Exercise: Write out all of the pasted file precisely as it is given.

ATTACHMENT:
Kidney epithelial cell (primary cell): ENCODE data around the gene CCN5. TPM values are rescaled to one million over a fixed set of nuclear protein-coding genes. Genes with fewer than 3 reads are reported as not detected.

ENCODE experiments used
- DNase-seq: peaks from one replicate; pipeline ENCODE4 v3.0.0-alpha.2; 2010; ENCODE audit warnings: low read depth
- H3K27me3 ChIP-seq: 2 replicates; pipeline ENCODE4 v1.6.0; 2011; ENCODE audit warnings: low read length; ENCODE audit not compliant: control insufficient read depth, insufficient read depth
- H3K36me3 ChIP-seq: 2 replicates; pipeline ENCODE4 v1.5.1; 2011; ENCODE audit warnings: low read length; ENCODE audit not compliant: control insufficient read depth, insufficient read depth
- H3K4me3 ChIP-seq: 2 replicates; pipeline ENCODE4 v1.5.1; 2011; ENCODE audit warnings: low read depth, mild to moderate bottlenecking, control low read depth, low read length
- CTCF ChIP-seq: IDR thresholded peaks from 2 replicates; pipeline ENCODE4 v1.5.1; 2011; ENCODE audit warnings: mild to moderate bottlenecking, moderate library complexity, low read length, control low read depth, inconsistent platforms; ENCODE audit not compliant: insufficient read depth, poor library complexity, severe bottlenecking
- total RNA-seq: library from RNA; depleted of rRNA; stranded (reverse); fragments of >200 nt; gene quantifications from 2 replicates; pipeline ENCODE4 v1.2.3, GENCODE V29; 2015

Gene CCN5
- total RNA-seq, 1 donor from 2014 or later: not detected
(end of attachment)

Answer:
Kidney epithelial cell (primary cell): ENCODE data around the gene CCN5. TPM values are rescaled to one million over a fixed set of nuclear protein-coding genes. Genes with fewer than 3 reads are reported as not detected.

ENCODE experiments used
- DNase-seq: peaks from one replicate; pipeline ENCODE4 v3.0.0-alpha.2; 2010; ENCODE audit warnings: low read depth
- H3K27me3 ChIP-seq: 2 replicates; pipeline ENCODE4 v1.6.0; 2011; ENCODE audit warnings: low read length; ENCODE audit not compliant: control insufficient read depth, insufficient read depth
- H3K36me3 ChIP-seq: 2 replicates; pipeline ENCODE4 v1.5.1; 2011; ENCODE audit warnings: low read length; ENCODE audit not compliant: control insufficient read depth, insufficient read depth
- H3K4me3 ChIP-seq: 2 replicates; pipeline ENCODE4 v1.5.1; 2011; ENCODE audit warnings: low read depth, mild to moderate bottlenecking, control low read depth, low read length
- CTCF ChIP-seq: IDR thresholded peaks from 2 replicates; pipeline ENCODE4 v1.5.1; 2011; ENCODE audit warnings: mild to moderate bottlenecking, moderate library complexity, low read length, control low read depth, inconsistent platforms; ENCODE audit not compliant: insufficient read depth, poor library complexity, severe bottlenecking
- total RNA-seq: library from RNA; depleted of rRNA; stranded (reverse); fragments of >200 nt; gene quantifications from 2 replicates; pipeline ENCODE4 v1.2.3, GENCODE V29; 2015

Gene CCN5
- total RNA-seq, 1 donor from 2014 or later: not detected